Quickstart Guide


We’ll walk you through the following steps to get started using Nimbella Commander to create your own custom app and commands in Slack, then give you a number of commonly used Commander commands.

Commander Prerequisites


To complete the tutorial and create your own apps, you need access to a free or paid Slack workspace. You must be the workspace owner or an administrator to create and install a Slack app.

Install Commander


You can install directly by clicking here: Add Commander to Slack

Test the installation of the Commander app


In any channel of your Slack workspace, enter the command /nc  and press the Return key. If the app is installed correctly, you will see a response from the Commander app showing the version number.

Tutorial 1: Default app


The /dapp  command prefix is the command prefix for the "default app".

When Commander is initially installed, there are no custom commands and there is no "default app" so the /dapp command doesn't do anything.

To use default app, follow the steps below:

  1. Add default app to Commander This will create a default app attached to the /dapp command prefix
    Commander User
    User 7:22 PM
    /nc dapp_add 
    Commander Admin
    Commander App 7:22 PM

    Default app dapp has been added to the workspace with command prefix /dapp

  2. Example: Create a print command This will add a command to the /dapp command prefix.
    Commander User
    User 7:22 PM
    /nc command_create print <msg> 
    Commander Admin
    Commander App 7:22 PM

    Created command print <msg>, edit the code

Tutorial 2: Create and install a Slack app and a command prefix


Now we’ll create a custom Slack app, which involves the following tasks:

  1. Create a Slack app for the DevOps team. The app could eventually contain a number of slash commands to accomplish tasks that DevOps normally performs.
  2. Create a slash command called /devops. We’ll create a slash command in the DevOps app that will serve as a command prefix when you run commands in Slack.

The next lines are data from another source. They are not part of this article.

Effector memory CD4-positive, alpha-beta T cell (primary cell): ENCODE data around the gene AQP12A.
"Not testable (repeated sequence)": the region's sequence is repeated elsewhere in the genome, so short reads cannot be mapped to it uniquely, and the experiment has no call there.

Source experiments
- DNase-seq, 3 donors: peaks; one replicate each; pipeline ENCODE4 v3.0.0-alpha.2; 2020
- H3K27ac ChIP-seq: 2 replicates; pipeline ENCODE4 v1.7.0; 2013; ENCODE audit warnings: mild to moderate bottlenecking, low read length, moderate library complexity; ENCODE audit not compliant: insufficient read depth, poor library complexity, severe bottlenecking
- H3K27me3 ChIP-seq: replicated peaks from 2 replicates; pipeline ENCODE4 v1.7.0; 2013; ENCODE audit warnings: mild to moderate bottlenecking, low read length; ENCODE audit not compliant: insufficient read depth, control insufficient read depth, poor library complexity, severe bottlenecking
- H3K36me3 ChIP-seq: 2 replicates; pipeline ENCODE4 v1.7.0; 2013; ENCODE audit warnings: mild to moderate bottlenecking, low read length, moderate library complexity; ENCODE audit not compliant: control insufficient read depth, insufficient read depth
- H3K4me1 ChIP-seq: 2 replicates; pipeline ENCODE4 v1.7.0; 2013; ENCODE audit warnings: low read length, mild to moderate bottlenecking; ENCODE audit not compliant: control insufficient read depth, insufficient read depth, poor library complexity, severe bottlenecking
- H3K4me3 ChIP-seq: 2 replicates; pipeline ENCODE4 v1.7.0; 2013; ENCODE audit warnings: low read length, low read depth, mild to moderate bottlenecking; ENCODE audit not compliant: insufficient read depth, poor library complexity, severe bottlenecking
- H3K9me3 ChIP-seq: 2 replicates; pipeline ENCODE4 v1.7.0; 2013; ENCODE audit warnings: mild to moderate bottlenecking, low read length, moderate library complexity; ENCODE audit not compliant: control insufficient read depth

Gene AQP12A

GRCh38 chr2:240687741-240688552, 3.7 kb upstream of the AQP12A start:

3. Install the app into Slack.
  4. Connect the app to Commander.
  5. Create a print command that can be used for various notifications. Commands for your custom app are created in Slack using Commander slash commands.

Create a Slack App for DevOps


Make sure you’re logged into your Slack workspace before starting.

  1. Go to https://api.slack.com/apps.
  2. Click Create New App.

    Create 1

  3. In the Create a Slack App panel, enter the following information. a. For AppName, enter DevOps. b. For Development Slack Workspace, choose your workspace.

    Create 2

  4. Click Create App to close the panel and create the app. This returns you to the Basic Information page.

Create a /devops Slash Command Prefix


Assuming you’ll have a number of apps with various slash commands, it can get difficult to keep them all straight, and Slack doesn’t have a formal namespace built into their commands. We’ll create a slash command in the DevOps app that will serve as the command prefix for all the commands that we create for that app.

  1. On the Basic Information page, click Slash Commands.

    Create 3

  2. Click Create New Command.

    Create 4

  3. On the Create New Command page, enter the following information: a. For Command, enter /devops . b. For Request URL, enter https://nimbella.com. We’ll go back and change this URL after we get the correct one for this command. c. For Short Description, enter DevOps command prefix. d. Select the checkbox for Escape channels, users, and links sent to your app.

    Create 5

  4. In the Preview section, check your entries. As shown in this screenshot, the preview shows the information you entered and the slash command as it will be typed into Slack. Preview of Autocomplete Entry

  5. Click Save.

This returns you to the Slash Commands page.

Install the app


  1. In the left sidebar menu, in the Settings section click Install App.
  2. Click Install App to Workspace.

    Create 6

  3. Accept the default permissions and click Allow. Create 7a If the app is installed successfully, you’ll see a screen with the OAuth access token.

    Create 7b

Connect the App to Commander